Like many of you, my parents live in a rural area and drive half an hour to shop for groceries, go to church and see a doctor. If a single community hospital closes in Iowa, too many folks like them will have to drive hours or, even worse, go without the care they need.
We cannot let our rural communities be left behind as we fight this pandemic.
As a candidate for U.S. Senate and businesswoman, health care is the number one issue I hear about. And as a proud farm kid, it’s a fight I carry in my heart. Every Iowan should have access to high-quality, affordable health care.
The growing threat of coronavirus makes that even harder, especially in rural Iowa communities, where we already face extra health-care and economic challenges. It’s good Washington finally did something last week, but I’m frustrated — their action was overdue, not focused enough on the working families that need help the most, and there’s still much more to do.
Before that legislation passed, I put out my own “Jobs that Need to Get Done” plan to put Iowans first while combating COVID-19. When I was growing up on my family farm, my dad always said, “There are no boy jobs or girl jobs — just jobs that need to get done.” That’s never been more true.
My plan includes key steps Washington still needs to take, like rapidly ramping up access to free testing kits, ventilators, face masks and gloves. There are too many stories like that of my friend’s daughter, who is a nurse. She has been working throughout this pandemic, but she and many other brave health-care workers have been forced to reuse their personal protective equipment.
We need to increase the number of rural hospital beds. One report showed there are fewer than 600 ICU beds in Iowa and dozens of counties with none at all. The federal government lifted the restriction on Critical Access Hospital beds, but it’s not enough. We must coordinate with our military to build temporary hospitals and increase capacity where we have gaps, so rural Iowans still have access to critical care if current hospitals become full.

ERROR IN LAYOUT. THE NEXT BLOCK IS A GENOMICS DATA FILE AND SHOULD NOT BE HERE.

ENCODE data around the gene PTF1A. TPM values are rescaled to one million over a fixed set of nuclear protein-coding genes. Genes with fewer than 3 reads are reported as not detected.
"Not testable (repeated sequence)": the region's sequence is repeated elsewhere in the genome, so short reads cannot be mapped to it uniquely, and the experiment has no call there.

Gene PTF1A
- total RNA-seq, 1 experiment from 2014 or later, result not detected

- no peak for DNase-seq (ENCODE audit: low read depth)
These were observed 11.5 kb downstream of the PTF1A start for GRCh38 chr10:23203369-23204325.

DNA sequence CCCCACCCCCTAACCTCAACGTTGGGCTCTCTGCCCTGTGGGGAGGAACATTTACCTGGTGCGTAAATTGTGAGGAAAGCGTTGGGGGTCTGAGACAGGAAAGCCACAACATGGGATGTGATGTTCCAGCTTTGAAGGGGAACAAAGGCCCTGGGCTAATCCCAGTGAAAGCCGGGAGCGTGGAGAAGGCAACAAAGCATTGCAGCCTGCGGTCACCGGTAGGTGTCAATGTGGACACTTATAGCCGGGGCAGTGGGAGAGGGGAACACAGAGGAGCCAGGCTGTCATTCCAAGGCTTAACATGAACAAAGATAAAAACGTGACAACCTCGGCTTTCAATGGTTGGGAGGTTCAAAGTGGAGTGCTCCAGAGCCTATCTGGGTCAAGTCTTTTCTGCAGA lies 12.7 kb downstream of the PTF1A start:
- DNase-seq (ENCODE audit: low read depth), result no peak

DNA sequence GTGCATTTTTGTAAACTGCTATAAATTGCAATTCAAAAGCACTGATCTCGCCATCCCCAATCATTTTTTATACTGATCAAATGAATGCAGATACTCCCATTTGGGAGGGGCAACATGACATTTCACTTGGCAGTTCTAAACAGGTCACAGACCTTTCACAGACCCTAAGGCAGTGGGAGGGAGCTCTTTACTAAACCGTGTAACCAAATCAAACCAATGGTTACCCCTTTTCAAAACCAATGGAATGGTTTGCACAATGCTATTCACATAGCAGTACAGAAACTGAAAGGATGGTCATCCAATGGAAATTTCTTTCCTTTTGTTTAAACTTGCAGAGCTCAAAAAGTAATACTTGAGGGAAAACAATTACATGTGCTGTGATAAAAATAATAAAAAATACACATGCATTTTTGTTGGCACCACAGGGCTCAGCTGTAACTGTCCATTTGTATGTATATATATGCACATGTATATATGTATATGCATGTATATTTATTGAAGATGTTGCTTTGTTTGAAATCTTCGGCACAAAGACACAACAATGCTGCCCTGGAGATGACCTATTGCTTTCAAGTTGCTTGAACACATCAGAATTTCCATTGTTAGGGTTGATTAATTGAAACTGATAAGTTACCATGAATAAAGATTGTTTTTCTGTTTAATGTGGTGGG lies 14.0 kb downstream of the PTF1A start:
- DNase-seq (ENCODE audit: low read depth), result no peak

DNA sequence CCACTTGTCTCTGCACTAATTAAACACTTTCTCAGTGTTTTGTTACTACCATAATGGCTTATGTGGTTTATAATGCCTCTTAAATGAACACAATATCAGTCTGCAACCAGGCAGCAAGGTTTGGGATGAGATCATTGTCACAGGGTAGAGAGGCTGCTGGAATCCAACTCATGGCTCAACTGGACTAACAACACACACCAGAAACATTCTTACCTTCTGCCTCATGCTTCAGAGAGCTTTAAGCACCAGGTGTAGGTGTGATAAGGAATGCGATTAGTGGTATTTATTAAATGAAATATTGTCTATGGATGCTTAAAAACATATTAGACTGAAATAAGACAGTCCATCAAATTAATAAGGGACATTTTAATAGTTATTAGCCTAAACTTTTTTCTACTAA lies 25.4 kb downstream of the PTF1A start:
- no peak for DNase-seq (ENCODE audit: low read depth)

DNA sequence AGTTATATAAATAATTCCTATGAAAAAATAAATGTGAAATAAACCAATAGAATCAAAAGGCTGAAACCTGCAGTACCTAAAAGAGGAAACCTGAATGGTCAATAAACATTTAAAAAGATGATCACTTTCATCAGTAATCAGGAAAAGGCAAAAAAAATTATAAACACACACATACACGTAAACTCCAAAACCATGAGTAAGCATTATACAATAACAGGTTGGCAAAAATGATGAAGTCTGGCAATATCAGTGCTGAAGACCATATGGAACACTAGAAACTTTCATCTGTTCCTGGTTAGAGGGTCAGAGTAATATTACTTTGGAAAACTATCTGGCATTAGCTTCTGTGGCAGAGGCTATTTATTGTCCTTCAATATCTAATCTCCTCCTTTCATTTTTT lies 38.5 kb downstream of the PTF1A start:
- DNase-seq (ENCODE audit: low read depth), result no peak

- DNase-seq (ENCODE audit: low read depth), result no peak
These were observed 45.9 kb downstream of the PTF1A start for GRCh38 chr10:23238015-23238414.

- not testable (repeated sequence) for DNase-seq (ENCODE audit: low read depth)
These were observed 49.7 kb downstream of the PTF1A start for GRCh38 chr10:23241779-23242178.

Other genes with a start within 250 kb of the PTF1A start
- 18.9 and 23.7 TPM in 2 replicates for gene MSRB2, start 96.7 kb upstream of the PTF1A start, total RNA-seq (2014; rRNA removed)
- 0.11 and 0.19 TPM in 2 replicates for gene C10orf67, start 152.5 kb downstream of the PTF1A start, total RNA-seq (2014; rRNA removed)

And instead of the $170 billion in federal stimulus that went toward tax giveaways to wealthy investors, we should boost resources for our community hospitals and make investments that will benefit them for years to come. Let’s further prioritize telehealth services and invest in high-speed rural broadband so it’s available in every county.
We also need to protect and strengthen Medicaid. Before this pandemic, nearly 18 percent of Iowa’s rural hospitals were at high risk of closure. Medicaid expansion has been a lifeline, but it is under threat from an ongoing federal lawsuit that may eliminate it altogether.
I’m disappointed that instead of fighting for our care, Sen. Joni Ernst has voted repeatedly to dismantle Medicaid expansion and backed earlier versions of the federal stimulus with little to no help for hospitals and even less accountability for taxpayers.
I’ll always fight to put the health, financial security and dignity of our workers first — not corporate CEOs. That includes strengthening existing health-care protections by creating a public option and allowing Medicare to negotiate for lower prescription drug prices.
To get through this public health crisis, we also need more help for small businesses, additional payments that go directly to workers and expanded paid sick leave.
This may seem like an uphill battle. But Iowans are resilient, and I know we can get through this if we put politics aside and keep looking out for each other the same way we do in our small towns.
After my first husband died, I was a 24-year-old widow with a 13-month-old child and another one on the way. It was Social Security survivor benefits, along with friends, family and community, that helped me get back on my feet.
I’ve seen that same resilience when I visited rural community health centers in central and northwestern Iowa. They provide vital care and are major employers. Their continued existence is crucial to the future of many Iowa communities.
Until this pandemic is over and every day after, we need to do everything we can to protect and expand rural health care, while looking out for our neighbors who rely on our local hospitals and the workers who keep them running.
Theresa Greenfield, a Des Moines businesswoman, is a Democratic candidate for U.S. Senate in Iowa.